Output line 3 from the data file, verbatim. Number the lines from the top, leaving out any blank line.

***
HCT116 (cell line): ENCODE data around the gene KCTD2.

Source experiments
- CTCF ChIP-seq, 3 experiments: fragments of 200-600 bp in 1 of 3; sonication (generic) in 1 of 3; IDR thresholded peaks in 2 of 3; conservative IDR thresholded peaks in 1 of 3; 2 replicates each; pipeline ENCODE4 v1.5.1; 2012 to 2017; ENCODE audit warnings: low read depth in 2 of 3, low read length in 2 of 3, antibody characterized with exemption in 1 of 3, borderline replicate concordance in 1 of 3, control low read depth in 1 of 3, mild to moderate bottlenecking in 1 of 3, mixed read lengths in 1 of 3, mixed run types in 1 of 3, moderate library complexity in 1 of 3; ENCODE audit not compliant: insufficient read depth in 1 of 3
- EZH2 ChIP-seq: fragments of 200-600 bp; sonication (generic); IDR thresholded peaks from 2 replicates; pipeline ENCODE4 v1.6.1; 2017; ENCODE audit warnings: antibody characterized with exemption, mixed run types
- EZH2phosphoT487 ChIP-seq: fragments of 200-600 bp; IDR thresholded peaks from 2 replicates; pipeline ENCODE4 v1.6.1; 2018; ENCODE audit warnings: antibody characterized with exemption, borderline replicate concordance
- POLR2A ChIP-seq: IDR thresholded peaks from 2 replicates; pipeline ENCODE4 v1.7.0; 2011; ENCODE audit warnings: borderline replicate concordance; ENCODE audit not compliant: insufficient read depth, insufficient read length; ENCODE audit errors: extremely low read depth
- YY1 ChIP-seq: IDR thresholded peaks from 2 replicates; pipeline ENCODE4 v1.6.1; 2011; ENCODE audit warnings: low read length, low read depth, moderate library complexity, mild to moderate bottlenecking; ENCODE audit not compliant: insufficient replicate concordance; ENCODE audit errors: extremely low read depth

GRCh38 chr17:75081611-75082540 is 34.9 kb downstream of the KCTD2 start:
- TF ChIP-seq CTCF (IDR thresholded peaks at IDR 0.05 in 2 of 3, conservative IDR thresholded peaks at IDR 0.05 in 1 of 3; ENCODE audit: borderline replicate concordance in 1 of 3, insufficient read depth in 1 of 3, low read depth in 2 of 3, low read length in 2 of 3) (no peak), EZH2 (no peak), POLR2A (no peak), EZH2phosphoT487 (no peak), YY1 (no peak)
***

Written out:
- CTCF ChIP-seq, 3 experiments: fragments of 200-600 bp in 1 of 3; sonication (generic) in 1 of 3; IDR thresholded peaks in 2 of 3; conservative IDR thresholded peaks in 1 of 3; 2 replicates each; pipeline ENCODE4 v1.5.1; 2012 to 2017; ENCODE audit warnings: low read depth in 2 of 3, low read length in 2 of 3, antibody characterized with exemption in 1 of 3, borderline replicate concordance in 1 of 3, control low read depth in 1 of 3, mild to moderate bottlenecking in 1 of 3, mixed read lengths in 1 of 3, mixed run types in 1 of 3, moderate library complexity in 1 of 3; ENCODE audit not compliant: insufficient read depth in 1 of 3